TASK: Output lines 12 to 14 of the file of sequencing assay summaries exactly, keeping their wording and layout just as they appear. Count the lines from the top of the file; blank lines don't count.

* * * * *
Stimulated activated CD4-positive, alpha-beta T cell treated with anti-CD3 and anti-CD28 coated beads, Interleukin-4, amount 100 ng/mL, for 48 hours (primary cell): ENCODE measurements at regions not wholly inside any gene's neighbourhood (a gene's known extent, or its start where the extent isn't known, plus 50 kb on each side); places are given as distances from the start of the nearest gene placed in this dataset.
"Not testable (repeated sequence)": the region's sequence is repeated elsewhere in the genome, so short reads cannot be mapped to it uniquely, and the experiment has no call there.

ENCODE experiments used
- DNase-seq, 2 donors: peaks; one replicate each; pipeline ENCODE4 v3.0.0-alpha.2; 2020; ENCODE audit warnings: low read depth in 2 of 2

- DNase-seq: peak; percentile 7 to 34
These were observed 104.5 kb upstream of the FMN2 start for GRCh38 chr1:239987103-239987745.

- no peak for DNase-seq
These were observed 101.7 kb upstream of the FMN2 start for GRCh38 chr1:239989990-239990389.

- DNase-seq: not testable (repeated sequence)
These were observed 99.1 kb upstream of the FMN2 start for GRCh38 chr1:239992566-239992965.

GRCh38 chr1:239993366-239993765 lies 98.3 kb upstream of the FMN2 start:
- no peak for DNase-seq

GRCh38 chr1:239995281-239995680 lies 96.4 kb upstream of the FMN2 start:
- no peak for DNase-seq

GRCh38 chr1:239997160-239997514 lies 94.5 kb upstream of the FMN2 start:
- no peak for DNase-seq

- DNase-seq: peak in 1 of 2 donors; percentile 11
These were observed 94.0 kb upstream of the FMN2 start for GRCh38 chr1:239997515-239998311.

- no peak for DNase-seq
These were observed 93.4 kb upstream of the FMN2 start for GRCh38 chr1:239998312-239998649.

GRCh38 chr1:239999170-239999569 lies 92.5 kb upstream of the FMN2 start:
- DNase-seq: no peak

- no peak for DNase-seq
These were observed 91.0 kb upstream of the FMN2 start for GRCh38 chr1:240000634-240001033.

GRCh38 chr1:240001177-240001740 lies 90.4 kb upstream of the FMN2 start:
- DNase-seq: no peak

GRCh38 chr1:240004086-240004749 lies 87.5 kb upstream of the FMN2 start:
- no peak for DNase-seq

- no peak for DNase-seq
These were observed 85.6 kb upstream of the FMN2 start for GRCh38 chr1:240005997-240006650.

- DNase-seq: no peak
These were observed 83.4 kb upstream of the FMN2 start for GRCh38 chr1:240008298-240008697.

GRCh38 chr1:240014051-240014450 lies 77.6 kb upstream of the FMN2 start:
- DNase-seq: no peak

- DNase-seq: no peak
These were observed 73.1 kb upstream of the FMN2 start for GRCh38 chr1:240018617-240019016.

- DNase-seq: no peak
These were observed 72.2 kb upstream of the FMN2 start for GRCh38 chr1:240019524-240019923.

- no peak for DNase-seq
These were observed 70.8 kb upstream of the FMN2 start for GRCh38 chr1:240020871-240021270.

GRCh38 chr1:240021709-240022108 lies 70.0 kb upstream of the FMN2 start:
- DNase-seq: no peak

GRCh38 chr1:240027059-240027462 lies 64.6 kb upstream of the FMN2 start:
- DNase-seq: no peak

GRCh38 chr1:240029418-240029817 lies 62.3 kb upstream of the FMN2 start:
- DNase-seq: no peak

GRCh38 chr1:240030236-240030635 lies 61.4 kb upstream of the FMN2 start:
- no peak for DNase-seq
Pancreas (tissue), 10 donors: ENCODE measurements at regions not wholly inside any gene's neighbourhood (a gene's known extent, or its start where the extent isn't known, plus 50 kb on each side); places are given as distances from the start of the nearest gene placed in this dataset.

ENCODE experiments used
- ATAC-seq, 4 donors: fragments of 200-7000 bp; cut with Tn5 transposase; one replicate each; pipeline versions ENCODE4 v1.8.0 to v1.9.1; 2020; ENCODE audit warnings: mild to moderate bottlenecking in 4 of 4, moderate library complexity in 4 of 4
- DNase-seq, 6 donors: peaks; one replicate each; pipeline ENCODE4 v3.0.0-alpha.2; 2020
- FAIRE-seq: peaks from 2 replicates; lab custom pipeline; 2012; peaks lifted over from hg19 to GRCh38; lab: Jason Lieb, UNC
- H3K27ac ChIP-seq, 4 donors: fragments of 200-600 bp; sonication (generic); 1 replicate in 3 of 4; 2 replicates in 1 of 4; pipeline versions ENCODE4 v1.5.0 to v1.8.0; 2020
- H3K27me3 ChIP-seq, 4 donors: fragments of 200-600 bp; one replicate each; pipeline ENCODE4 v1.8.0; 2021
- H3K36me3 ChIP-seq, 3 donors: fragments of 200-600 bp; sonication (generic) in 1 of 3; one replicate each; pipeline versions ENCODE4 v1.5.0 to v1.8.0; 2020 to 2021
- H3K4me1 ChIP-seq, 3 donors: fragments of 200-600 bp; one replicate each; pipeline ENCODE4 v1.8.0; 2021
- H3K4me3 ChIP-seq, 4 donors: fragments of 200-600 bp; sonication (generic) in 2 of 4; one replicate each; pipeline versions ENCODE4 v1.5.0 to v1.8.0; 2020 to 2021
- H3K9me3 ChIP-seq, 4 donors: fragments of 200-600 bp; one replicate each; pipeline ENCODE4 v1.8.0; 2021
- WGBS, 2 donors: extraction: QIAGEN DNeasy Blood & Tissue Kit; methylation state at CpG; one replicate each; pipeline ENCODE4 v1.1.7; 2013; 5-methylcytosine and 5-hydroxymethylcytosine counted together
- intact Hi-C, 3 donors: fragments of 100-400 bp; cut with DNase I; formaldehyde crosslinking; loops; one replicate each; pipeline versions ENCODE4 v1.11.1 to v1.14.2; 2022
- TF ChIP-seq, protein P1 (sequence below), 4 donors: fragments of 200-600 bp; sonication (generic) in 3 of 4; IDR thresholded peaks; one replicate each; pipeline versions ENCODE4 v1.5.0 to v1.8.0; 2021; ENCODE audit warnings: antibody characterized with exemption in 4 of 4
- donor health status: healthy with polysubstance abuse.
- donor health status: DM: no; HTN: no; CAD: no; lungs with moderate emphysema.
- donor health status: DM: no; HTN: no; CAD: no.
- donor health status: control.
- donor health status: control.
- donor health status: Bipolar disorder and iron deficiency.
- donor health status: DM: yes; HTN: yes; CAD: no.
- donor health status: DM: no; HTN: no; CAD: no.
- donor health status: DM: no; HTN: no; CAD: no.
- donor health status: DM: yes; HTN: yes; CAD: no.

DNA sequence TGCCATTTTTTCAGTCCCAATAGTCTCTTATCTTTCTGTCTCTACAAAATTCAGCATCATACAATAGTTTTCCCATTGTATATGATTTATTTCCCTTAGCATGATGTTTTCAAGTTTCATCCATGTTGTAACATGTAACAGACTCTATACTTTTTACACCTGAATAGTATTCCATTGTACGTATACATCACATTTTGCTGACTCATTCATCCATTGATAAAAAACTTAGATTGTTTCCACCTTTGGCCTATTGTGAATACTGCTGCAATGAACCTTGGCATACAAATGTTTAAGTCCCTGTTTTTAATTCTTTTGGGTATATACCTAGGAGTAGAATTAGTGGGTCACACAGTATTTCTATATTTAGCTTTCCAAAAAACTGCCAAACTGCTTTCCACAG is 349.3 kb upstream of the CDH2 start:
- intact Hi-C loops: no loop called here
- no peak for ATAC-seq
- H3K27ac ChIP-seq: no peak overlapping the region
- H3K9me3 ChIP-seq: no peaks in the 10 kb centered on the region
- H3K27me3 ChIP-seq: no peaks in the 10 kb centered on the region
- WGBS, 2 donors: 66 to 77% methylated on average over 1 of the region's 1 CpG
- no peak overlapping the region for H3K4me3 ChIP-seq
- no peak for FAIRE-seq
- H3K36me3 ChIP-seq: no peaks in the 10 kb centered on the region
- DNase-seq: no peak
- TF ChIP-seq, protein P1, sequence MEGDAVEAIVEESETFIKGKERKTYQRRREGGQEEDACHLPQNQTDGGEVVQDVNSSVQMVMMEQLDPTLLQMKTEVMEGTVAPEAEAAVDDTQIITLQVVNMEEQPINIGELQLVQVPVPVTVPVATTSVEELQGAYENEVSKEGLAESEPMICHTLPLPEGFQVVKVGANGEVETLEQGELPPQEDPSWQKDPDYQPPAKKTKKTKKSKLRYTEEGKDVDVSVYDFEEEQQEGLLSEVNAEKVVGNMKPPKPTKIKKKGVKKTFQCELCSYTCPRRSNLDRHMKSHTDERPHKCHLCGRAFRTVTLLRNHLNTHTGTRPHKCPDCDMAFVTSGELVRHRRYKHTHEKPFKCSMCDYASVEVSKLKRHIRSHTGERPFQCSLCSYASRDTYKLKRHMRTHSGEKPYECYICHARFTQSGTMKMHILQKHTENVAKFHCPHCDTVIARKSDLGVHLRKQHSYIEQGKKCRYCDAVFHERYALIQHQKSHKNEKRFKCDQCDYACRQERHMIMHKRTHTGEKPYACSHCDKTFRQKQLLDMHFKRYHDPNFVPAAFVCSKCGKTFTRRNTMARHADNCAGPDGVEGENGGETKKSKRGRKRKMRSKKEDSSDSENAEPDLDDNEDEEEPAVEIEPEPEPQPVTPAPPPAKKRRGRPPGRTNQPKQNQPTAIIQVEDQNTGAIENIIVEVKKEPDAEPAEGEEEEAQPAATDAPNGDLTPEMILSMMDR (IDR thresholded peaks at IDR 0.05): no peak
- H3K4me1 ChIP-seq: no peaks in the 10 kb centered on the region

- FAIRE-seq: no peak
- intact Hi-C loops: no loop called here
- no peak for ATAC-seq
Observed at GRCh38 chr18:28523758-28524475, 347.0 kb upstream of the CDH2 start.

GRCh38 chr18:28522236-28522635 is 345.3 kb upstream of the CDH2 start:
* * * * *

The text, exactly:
- no peak for DNase-seq

GRCh38 chr1:239995281-239995680 lies 96.4 kb upstream of the FMN2 start:
- no peak for DNase-seq